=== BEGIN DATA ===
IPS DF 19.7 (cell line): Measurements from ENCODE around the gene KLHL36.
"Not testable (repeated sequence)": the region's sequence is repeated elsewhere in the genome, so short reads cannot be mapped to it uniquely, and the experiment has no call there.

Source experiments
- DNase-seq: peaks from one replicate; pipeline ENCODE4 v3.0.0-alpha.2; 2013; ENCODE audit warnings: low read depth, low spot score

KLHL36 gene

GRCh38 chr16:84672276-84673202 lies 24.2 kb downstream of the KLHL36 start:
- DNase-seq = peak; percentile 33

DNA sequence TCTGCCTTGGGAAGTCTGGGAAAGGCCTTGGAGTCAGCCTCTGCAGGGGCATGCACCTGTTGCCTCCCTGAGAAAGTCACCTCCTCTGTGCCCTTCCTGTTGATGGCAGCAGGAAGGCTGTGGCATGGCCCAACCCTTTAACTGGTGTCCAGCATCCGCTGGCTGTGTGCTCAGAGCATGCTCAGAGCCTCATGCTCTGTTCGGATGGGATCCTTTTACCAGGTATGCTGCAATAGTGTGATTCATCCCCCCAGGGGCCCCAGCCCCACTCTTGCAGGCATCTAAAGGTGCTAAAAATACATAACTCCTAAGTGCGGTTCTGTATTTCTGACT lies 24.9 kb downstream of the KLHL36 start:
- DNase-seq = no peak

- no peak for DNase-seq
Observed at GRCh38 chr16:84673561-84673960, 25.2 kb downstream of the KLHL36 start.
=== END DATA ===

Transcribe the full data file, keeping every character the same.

IPS DF 19.7 (cell line): Measurements from ENCODE around the gene KLHL36.
"Not testable (repeated sequence)": the region's sequence is repeated elsewhere in the genome, so short reads cannot be mapped to it uniquely, and the experiment has no call there.

Source experiments
- DNase-seq: peaks from one replicate; pipeline ENCODE4 v3.0.0-alpha.2; 2013; ENCODE audit warnings: low read depth, low spot score

KLHL36 gene

GRCh38 chr16:84672276-84673202 lies 24.2 kb downstream of the KLHL36 start:
- DNase-seq = peak; percentile 33

DNA sequence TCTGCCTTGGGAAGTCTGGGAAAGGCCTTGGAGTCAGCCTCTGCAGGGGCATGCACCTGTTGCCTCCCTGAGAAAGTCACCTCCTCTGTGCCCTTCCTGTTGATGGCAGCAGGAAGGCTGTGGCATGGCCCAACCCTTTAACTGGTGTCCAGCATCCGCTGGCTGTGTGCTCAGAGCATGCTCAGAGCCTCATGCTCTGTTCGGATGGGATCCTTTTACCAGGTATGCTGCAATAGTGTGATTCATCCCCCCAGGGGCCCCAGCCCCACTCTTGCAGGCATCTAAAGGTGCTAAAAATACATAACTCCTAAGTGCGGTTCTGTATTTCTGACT lies 24.9 kb downstream of the KLHL36 start:
- DNase-seq = no peak

- no peak for DNase-seq
Observed at GRCh38 chr16:84673561-84673960, 25.2 kb downstream of the KLHL36 start.